Research Report: The Virtual Public Sector

Agencies deepen investments in cloud solutions

The federal government is moving to the cloud. It is not a simple process —that much is clear four years after the Obama administration issued its “Cloud First” strategy —but it is happening all the same because agency IT managers see cloud as an essential tool for transforming their IT infrastructures.

Deltek, a market research and consulting firm, is bullish on the cloud, even though agencies are still working through their concerns about security and other policies. In the Federal Cloud Computing Market Outlook, Deltek analysts identified four ways in which cloud aligns with agency IT transformation strategies. Cloud…:

  • …emphasizes managing data not infrastructure.
  • …increases efficiency, when combined with infrastructure consolidation.
  • …provides a path to enterprise services.
  • …accelerates innovation.
  • Defense agencies continue to rank among the leaders in cloud deployment. For example, the Defense Information Systems Agency has launched a project known as milCloud, which is designed to provide a portfolio of services that defense agencies can use when developing cloud-based applications.

    According to FCW, milCloud currently is available on DOD’s unclassified network, NIPRnet, but will soon be available on the SIPRnet classified network.

    Cloud also is expected to play a major role in DOD’s Joint Information Environment, which is designed to provide for secure information sharing across the department. At the end of March, DISA, which will provide many of the systems that will run across the JIE, provisionally authorized four cloud solutions to handle unclassified public and private information. The department will achieve even more savings once DISA has cleared cloud providers to work at higher classifications.

    Many civilian agencies also are deepening their investments in cloud solutions. For example, the Department of Homeland Security is looking to the cloud to help with integrating all of the various organizations it inherited when it was formed in the wake of the 9/11 terrorist attacks. It has outlined a “two cloud” strategy: Applications and data with security concerns will go to a private cloud, while others, such as public-facing web sites, will go to public clouds.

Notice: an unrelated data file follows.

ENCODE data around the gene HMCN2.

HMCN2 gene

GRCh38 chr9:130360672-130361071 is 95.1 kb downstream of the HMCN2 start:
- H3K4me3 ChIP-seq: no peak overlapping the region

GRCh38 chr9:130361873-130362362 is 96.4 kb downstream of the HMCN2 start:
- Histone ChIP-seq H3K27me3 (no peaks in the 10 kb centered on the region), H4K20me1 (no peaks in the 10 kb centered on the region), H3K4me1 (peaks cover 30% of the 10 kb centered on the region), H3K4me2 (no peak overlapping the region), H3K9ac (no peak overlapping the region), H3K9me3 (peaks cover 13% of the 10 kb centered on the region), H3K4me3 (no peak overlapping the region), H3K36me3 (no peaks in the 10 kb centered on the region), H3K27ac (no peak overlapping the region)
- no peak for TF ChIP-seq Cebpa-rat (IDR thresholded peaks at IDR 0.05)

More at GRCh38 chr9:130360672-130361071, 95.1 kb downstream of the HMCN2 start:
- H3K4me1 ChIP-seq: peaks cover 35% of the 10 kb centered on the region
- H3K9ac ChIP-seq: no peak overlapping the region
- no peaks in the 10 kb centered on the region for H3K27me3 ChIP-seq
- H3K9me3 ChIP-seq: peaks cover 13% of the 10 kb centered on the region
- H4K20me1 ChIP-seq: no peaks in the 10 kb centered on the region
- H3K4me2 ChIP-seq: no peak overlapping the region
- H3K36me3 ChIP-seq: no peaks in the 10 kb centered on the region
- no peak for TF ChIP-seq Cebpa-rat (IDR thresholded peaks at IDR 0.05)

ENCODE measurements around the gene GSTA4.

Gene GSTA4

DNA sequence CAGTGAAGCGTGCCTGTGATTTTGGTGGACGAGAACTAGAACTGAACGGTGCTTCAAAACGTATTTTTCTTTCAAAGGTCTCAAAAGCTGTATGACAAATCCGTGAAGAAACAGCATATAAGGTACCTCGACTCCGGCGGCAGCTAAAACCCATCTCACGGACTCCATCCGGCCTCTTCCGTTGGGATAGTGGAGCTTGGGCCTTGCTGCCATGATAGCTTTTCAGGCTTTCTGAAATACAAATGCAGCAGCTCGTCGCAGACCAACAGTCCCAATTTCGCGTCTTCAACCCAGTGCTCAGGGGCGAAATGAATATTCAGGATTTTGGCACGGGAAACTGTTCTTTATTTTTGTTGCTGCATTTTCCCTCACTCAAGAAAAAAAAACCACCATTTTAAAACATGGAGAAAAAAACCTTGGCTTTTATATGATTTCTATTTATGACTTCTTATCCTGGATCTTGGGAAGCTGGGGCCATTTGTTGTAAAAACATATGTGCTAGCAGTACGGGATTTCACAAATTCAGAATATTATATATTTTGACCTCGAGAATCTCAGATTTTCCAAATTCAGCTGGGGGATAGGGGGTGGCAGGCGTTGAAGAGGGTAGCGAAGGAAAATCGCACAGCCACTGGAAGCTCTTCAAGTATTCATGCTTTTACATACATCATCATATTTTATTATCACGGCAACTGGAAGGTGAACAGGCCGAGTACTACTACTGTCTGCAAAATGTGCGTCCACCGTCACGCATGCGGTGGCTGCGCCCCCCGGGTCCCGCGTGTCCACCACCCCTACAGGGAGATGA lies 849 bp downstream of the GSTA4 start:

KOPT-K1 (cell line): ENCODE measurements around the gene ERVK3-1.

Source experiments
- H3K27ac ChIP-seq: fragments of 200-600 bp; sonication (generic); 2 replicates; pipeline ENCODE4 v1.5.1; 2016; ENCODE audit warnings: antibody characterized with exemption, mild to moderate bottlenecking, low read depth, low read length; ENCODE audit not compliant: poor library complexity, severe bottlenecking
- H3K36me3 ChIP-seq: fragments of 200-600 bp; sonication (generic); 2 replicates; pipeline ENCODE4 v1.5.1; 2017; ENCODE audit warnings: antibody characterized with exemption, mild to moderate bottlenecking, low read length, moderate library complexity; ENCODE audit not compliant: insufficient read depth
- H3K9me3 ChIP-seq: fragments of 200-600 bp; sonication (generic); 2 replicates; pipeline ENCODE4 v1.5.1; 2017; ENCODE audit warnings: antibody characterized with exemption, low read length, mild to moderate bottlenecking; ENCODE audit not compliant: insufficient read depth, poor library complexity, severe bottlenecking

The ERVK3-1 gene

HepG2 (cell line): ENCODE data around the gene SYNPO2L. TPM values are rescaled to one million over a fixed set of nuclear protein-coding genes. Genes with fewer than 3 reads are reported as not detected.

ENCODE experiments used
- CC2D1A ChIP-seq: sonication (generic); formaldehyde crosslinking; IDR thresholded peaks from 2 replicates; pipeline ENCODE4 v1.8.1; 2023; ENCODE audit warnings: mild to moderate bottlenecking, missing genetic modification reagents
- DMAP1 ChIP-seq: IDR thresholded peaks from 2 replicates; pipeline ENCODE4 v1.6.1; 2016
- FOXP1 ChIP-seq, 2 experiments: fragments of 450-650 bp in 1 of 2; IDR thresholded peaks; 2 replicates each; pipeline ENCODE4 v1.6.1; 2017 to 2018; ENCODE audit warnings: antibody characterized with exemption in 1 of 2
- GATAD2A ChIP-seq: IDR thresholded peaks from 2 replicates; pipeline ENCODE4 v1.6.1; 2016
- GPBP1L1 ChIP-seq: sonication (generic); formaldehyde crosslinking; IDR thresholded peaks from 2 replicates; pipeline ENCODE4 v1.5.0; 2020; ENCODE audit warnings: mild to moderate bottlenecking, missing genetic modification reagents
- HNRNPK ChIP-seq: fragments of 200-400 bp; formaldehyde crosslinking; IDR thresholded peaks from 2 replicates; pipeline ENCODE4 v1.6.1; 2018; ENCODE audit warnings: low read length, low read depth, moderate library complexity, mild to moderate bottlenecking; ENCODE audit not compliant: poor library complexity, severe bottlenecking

The Social Security Administration also plans to make greater use of the private cloud. In a request for information released in January, the agency identified a long list of desired features and functionality that it would like to integrate into its existing VMware server virtualization infrastructure. The list includes a Web-based self-service portal, a unified service catalog, performance-monitoring, virtual machine life-cycle management, multi-tenancy, capacity planning and asset management.

    Meanwhile, the National Cancer Institute recently sought input on its plans to use the cloud to make data more accessible to researchers. NCI envisions allowing researchers to access and analyze data via a Web browser, rather than downloading the data to their own systems, which is not always practical.

    “Such a ‘Cancer Genomics Cloud’ has the potential to democratize access to NCI-generated genomic data and provide a more cost-effective way to provide computational support to the cancer research community,” the RFI states.

    As it turns out, even congressional lawmakers are getting in on the act. In January, Representatives Darrell Issa (R.-Ca.) and Gerry Connolly (D.-Va.) announced the formation of a bipartisan Congressional Cloud computing Caucus, which will be focused on fostering awareness and understanding of the technology.

    In a letter to their fellow lawmakers, Issa and Connolly said “the versatility and scalability of cloud computing will save taxpayer money and offer policymakers a chance to address the federal government’s dismal record of procuring and using information technology.”